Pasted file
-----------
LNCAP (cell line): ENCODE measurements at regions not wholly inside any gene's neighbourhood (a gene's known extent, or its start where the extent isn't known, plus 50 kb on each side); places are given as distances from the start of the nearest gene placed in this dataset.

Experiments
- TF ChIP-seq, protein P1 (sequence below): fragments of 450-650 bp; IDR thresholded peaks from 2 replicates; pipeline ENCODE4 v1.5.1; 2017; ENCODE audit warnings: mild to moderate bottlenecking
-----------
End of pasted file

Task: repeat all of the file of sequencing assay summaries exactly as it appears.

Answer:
LNCAP (cell line): ENCODE measurements at regions not wholly inside any gene's neighbourhood (a gene's known extent, or its start where the extent isn't known, plus 50 kb on each side); places are given as distances from the start of the nearest gene placed in this dataset.

Experiments
- TF ChIP-seq, protein P1 (sequence below): fragments of 450-650 bp; IDR thresholded peaks from 2 replicates; pipeline ENCODE4 v1.5.1; 2017; ENCODE audit warnings: mild to moderate bottlenecking